Besides taking the geometric nonlinearity into account, researchers enhanced the SRM with a functionality that enables it to carry out reliability analysis in structures with semi-rigid connections that display linear or nonlinear moment-rotation behavior. To do this, this study adjusted the ^{Richard and Abbott, (1975)} model, already implemented in the CS-ASA program, to carry out reliability analyses of structures that show a nonlinear moment-rotation behavior. The choice to adjust this model is due to the availability of results by ^{Haldar and Mahadevan, (2000)} related to the ^{Richard and Abbott, (1975)} model. Also, as affirmed by ^{Pinheiro (2003)}, this model always offers a positive rigidity, is computationally effective, and is one of the most used to represent semi-rigid connections. To carry out the reliability analysis considering the connections present in the structure as semi-rigid, but with linear moment-rotation behavior, the input file with general information is edited so as to indicate the initial rigidity (Sc) of the connection.
The flow chart in Figure 1 indicates CS-ASA with new functionality in the dotted box, reliability analysis. Interaction between static reliability analyses, denoted in Figure 1 by a double-headed arrow, occurs with a command from the SRM and aims at providing a structural response in terms of displacement. The dotted boxes in Figure 1 - labeled “geometric nonlinearity” and “rigidity of connections” - indicate the possibility of considering these effects when calculating displacement. Figure 2 presents the flow chart for SRM.
3. Results
Two examples analyzed by ^{Haldar and Mahadevan, (2000)} were used to compare with the methodology developed in the previous section. Among the main considerations regarding the geometric nonlinear analysis are the following: adoption of second order formulation SOF-2 (^{Silva, 2009}) defined in an updated Lagrangian referential and based on the ^{Yang and Kuo, (1994)} formulation and Euler-Bernoulli theory, use of a constant load increment strategy, use of constant load iteration strategy, determination of the initial increment in load parameter at 10% of the total load, division of loading into 10 increments, and adoption of Newton-Raphson standard method. It should be noted that the validation of the SRM was done by comparing it with data provided by ^{Agostini and Freitas, (2011)} and ^{Haldar and Mahadevan, (2000)}.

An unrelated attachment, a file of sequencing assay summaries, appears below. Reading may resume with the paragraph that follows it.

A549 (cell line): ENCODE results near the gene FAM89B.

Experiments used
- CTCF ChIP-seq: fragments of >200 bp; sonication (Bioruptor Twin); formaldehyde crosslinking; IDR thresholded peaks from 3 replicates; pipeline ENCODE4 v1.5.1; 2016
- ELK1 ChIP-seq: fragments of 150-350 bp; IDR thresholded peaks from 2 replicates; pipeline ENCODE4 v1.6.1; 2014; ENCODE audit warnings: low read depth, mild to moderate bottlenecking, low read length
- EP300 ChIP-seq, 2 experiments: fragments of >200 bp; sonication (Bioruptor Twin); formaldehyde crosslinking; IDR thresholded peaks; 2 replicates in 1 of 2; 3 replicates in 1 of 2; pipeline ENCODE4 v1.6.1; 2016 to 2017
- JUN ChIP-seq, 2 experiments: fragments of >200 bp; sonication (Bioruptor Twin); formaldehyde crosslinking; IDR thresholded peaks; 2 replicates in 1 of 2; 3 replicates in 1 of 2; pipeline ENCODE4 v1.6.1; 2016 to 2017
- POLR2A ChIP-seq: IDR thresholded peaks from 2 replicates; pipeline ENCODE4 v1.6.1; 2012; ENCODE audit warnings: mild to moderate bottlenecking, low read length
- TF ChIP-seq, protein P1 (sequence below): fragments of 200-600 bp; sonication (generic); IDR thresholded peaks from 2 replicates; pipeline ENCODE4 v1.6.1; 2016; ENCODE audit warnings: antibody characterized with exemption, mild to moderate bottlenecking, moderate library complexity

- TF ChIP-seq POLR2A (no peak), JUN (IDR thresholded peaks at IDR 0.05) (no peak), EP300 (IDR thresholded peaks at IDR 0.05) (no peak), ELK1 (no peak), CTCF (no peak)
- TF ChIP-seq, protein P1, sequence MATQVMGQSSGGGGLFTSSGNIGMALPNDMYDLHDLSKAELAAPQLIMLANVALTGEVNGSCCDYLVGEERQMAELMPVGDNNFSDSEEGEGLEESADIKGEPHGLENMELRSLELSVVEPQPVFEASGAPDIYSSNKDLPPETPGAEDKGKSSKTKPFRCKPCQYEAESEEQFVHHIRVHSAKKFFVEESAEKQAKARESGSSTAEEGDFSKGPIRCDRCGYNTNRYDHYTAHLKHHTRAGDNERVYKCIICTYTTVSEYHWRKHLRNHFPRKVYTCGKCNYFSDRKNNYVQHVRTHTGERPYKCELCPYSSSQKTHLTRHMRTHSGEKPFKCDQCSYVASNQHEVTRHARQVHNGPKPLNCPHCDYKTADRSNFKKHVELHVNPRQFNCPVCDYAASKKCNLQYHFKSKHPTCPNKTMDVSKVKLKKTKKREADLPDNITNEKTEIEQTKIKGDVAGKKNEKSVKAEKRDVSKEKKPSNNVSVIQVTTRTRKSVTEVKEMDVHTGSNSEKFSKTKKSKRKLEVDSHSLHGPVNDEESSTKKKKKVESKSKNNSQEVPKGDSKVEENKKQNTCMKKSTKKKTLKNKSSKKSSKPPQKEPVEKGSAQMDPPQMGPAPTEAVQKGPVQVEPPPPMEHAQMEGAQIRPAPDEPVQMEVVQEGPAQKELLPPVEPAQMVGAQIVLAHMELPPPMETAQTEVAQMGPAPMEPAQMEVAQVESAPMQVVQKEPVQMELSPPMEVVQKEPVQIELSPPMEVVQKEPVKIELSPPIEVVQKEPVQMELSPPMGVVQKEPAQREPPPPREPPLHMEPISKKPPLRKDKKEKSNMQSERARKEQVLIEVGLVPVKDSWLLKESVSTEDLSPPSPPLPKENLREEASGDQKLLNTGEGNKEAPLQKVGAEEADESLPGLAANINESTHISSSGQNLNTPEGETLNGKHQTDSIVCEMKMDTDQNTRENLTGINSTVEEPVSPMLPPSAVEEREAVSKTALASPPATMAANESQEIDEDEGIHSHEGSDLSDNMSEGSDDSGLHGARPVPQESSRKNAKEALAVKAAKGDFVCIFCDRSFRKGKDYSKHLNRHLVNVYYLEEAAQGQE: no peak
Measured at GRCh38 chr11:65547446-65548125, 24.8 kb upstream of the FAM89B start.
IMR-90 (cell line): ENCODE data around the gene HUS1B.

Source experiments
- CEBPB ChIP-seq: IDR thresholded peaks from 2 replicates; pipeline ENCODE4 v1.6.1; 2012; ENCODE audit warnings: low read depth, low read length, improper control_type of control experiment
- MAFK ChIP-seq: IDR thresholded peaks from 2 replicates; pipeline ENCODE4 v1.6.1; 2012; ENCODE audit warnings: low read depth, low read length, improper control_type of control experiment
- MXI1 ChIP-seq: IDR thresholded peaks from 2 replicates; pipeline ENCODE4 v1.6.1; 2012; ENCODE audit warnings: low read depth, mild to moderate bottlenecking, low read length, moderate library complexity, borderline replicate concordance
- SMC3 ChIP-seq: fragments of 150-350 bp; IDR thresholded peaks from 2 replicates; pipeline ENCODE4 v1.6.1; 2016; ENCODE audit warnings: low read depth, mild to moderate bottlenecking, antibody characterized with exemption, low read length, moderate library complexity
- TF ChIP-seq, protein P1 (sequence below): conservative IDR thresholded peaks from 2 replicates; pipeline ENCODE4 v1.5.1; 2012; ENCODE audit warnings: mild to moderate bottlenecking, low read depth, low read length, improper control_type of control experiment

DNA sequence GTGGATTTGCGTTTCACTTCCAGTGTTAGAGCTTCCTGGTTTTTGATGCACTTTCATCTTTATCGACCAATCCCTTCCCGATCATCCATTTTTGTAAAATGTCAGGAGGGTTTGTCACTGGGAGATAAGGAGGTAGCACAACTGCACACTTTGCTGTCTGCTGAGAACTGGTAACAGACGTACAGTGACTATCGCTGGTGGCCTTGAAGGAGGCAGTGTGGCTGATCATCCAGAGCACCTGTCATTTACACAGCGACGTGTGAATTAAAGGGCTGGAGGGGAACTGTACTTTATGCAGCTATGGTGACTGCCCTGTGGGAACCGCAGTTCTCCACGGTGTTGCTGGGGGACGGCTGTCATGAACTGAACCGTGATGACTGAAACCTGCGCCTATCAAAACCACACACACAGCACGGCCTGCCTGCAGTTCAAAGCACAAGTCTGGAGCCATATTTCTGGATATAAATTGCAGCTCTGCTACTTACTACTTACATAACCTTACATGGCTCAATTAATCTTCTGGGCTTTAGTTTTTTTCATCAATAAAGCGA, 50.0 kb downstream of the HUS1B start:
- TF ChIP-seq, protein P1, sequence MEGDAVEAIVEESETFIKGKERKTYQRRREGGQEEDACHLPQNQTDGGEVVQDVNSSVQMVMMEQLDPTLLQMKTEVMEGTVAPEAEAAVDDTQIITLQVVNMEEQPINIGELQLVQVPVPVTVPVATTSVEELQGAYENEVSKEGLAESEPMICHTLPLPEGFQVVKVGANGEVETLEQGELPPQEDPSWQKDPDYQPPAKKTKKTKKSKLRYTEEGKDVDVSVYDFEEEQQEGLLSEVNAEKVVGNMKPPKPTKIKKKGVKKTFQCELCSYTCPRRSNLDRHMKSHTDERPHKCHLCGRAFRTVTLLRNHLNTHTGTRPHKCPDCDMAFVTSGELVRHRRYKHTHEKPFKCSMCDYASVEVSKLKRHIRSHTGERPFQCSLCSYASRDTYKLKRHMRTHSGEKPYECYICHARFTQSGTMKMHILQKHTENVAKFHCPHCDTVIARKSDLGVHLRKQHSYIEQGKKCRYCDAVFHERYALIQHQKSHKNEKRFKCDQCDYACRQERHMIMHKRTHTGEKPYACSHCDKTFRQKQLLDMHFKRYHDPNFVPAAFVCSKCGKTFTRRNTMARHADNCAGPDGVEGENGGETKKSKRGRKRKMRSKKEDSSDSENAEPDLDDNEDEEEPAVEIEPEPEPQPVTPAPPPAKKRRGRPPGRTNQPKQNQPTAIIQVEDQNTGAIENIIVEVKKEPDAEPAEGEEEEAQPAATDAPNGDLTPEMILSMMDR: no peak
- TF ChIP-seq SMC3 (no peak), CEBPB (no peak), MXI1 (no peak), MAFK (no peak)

Example 1: Plane frame with three elements
The first structure that was analyzed is represented in Figure 3. Statistical properties of random variables considered in the analysis of that structure are described in Table 1. As regards the present example, structural reliability analysis was carried out considering the geometric nonlinearity and the presence of semi-rigid connections in the joints between columns and beam. The limit state in question refers to the horizontal displacement of Node 2, limited to 0.0114m in service.
Variables | Units | Nominal values | Mean /Nominal value | Coefficient of variation | Type of distribution |
---|---|---|---|---|---|
E | MPa | 199,948.04 | 1.00 | 0.06 | Lognormal |
A | m^{2} | 0.01271 | 1.00 | 0.05 | Lognormal |
I | m^{4} | 0.0003970848 | 1.00 | 0.05 | Lognormal |
D (Dead load) | kN/m | 43.78 | 1.05 | 0.10 | Lognormal |
L (Live load) | kN/m | 16.05 | 1.00 | 0.25 | Extreme Type I |
W (Wind load) | kN | 28.91 | 0.78 | 0.37 | Extreme Type I |
As for the portal frame in Example 1, represented by the structure shown in Figure 3, three different connecting behaviors were simultaneously analyzed for Nodes 2 and 3. These analyses took into account the nonlinear behavior of the connection using the ^{Richard and Abbott, (1975)} mathematical model. The model comprises the following parameters: initial stiffness (k), strain-hardening stiffness (k_{p}), reference moment (M_{0}), and a parameter defining the shape of the curve (n). Figure 4 shows the values of the four parameters for all three analyzed cases; the values were inserted into the analysis as non-random. ^{Haldar and Mahadevan, (2000)} analyzed the reliability considering also the random behavior of the parameters that make up the ^{Richard and Abbott, (1975)} model. In order to better visualize the behavior of the connections under analysis, moment (M)-rotation (φ_{c}) curves 1, 2, and 3 - indicated in Figure 4 - were generated using the equation presented in the figure.
Table 2 presents, for curves 1 to 3, the results from ^{Agostini (2014)} on the reliability analysis carried out considering the presence of semi-rigid connections in the structure. Table 3 presents the comparison between the results of the reliability index β given by ^{Agostini (2014)} and those given by ^{Haldar and Mahadevan, (2000)} considering the presence of semi-rigid connections.
Variable | Curve 1 | Curve 2 | Curve 3 | ||||||
---|---|---|---|---|---|---|---|---|---|
Sensitivity index | Initial value of variable | Final value of variable | Sensitivity index | Initial value of variable | Final value of variable | Sensitivity index | Initial value of variable | Final value of variable | |
E | -0.1960 | 199,948.04 | 188,354.23 | -0.1792 | 199,948.04 | 189,840.12 | -0.1630 | 199,948.04 | 191,314.86 |
A | -0.0047417 | 0.01271 | 0.01268 | -0.0042829 | 0.01271 | 0.01268 | -0.003646 | 0.01271 | 0.01268 |
I | -0.1587 | 0.0003970848 | 0,0003813867 | -0.1451 | 0.0003970848 | 0.0003834094 | -0.1322 | 0.0003970848 | 0.0003853952 |
D | 0.009346 | 45.97 | 45.95 | 0.012188 | 45.97 | 46.00 | 0.011894 | 45.97 | 45.98 |
L | 0.00814 | 16.05 | 15.54 | 0.010107 | 16.05 | 15.56 | 0.009421 | 16.05 | 15.54 |
W | 0.9676 | 22.55 | 109.21 | 0.9729 | 22.55 | 101.81 | 0.9776 | 22.55 | 92.84 |
Performance function | - | 0.7987 | -0.000115 | - | 0.7829 | -0.0000456 | - | 0.7618 | -0.0000155 |
Reliability index (β) | - | 12.14 | 4.93 | - | 10.94 | 4.66 | - | 9.60 | 4.33 |